Supreme Court to Hear Same-Sex Marriage Cases

By Candace Kelley

In just a few months, the United States Supreme Court is set to hear four cases that could provide a definitive ruling on whether gay and lesbian couples have a constitutional right to marry in every state.

“Faster than anyone expected I think but also gradually piece by piece,” said Garden State Equality Executive Director Andrea Bowen.

Garden State Equality spearheaded efforts that helped pave the way to the legalization of same-sex marriage in New Jersey in 2013, and they are now preparing to make sure the issue gets attention on the federal level.

“We had laid a ton of groundwork doing political organizing and getting people to speak to the legislature about how marriage equality was important,” Bowen said.

The Supreme Court will determine whether or not the 14th Amendment requires states to grant same-sex marriage licenses and if states have to recognize same-sex marriage licenses from other states.

When the Supreme Court took up the same-sex marriage issue, the timing of the decision forced many to speculate about the outcome of the case.

For many advocates of gay marriage, the timing is a signal that the court is finally ready to hand down a 50-state ruling giving a constitutional right to same-sex marriages. In 2013, the court struck down the Defense of Marriage Act, paving the way for same-sex marriages in a majority of the states.

But the American Family Association wants Justices Elena Kagan and Ruth Bader Ginsburg to recuse themselves from the cases because they have conducted same-sex marriages. But Garden State Equality is confident about the outcome.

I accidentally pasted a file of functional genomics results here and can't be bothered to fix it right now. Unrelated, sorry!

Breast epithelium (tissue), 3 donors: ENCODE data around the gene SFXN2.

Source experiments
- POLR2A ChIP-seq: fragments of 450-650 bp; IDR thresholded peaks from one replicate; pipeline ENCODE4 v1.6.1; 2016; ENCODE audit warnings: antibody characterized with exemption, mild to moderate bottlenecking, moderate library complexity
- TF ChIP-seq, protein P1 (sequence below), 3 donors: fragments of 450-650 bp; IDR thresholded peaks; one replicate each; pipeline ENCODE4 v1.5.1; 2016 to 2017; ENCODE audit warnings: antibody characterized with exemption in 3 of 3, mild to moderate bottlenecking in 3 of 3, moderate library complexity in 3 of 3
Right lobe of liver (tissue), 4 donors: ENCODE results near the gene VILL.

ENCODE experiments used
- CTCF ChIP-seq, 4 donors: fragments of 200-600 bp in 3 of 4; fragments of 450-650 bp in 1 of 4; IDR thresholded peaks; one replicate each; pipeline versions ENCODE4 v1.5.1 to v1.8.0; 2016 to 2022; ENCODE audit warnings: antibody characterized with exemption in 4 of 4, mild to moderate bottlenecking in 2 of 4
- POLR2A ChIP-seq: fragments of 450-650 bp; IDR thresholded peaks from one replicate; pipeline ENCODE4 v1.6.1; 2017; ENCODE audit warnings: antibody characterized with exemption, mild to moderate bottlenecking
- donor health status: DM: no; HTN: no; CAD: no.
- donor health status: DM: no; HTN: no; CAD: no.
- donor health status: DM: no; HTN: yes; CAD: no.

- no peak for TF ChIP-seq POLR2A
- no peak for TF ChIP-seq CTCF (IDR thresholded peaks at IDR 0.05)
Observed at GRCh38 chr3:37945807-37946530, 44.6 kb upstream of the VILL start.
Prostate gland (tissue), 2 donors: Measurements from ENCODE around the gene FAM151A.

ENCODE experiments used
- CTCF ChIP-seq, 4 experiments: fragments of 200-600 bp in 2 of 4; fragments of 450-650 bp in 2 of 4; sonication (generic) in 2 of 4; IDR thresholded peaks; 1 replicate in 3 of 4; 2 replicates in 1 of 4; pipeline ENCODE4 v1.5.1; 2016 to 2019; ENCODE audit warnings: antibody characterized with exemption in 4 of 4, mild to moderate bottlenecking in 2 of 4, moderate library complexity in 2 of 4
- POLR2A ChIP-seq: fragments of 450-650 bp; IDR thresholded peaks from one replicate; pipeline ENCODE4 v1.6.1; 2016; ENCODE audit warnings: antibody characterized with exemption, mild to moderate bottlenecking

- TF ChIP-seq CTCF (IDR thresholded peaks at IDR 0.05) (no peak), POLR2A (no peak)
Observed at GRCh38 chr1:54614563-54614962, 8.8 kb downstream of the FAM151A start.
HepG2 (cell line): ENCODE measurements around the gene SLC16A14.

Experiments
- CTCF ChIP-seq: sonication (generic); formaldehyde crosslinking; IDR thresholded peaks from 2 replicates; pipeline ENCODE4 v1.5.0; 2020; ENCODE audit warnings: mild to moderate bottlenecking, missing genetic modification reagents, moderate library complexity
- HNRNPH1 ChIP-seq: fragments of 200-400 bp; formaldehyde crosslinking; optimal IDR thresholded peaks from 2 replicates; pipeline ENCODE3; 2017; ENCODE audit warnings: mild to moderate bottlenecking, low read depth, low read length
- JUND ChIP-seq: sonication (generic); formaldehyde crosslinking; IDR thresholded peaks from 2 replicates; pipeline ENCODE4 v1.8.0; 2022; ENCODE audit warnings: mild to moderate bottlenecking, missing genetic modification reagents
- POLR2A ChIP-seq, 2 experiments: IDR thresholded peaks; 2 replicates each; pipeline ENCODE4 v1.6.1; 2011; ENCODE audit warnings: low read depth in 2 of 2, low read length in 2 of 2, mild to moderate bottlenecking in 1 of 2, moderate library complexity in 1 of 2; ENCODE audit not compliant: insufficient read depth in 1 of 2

“We know the votes are there. We know that Justice Anthony Kennedy, who is the swing vote of the court is a big supporter of LGBT rights,” Bowen said.

Meanwhile, the president of the New Jersey Coalition to Preserve and Protect Marriage says a decision in favor of gay marriage is not natural.

He says that “Once you take away the natural, traditional definition of marriage of one man and one woman, then there can’t be a bar to certain relationships from age to gender. Cultures of thousands of years have said marriage is between a man and a woman.”

He cites a recent case of a woman who wants to marry her long lost father, then move to New Jersey, where adult incest is legal.

Both sides say they’re ready for the Supreme Court to make a decision.

“It’s going to be reality and we’re going to win this one,” Bowen said.

The Supreme Court is expected to hand down a decision before the court’s term ends in June.